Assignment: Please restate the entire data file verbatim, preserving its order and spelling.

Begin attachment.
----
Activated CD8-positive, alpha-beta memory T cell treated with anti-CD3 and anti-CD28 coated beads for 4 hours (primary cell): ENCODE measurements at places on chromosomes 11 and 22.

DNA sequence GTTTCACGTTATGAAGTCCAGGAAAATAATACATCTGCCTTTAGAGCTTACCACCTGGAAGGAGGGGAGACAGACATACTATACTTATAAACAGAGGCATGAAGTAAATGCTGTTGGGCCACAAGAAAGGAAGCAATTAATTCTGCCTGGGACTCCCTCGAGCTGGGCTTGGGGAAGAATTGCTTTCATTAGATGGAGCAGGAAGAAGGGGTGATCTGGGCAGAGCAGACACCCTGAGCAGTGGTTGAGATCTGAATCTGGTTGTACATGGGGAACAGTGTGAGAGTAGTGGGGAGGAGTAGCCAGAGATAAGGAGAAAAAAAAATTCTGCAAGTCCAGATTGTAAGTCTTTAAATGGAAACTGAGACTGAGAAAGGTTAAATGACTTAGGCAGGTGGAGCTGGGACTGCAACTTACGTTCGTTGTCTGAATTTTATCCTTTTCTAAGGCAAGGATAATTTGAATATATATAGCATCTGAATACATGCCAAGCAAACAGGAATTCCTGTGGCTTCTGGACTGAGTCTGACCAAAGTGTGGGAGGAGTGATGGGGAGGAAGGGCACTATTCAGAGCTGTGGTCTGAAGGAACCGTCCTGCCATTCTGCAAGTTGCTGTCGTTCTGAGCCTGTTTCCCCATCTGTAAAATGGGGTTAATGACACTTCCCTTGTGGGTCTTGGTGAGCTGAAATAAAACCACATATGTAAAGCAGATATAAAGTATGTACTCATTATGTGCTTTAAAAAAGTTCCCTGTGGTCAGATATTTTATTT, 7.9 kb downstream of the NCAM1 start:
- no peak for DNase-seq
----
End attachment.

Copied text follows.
Activated CD8-positive, alpha-beta memory T cell treated with anti-CD3 and anti-CD28 coated beads for 4 hours (primary cell): ENCODE measurements at places on chromosomes 11 and 22.

DNA sequence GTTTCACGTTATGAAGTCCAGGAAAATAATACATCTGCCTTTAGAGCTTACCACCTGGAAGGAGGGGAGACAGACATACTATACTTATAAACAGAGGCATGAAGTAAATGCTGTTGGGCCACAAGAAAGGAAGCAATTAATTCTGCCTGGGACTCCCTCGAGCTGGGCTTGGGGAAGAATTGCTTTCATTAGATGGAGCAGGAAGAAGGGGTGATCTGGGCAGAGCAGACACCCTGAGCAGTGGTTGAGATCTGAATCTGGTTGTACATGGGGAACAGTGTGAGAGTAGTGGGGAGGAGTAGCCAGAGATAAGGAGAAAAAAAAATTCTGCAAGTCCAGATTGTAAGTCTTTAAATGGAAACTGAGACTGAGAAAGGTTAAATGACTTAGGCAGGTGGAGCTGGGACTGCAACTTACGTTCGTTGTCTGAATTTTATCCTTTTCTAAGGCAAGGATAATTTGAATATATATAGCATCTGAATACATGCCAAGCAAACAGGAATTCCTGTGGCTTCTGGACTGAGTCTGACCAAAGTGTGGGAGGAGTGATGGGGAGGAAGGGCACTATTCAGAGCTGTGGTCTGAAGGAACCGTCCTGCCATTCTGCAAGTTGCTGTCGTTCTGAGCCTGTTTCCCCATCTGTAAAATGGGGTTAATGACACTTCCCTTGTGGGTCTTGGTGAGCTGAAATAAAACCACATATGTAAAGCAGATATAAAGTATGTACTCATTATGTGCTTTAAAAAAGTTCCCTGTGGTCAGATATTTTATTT, 7.9 kb downstream of the NCAM1 start:
- no peak for DNase-seq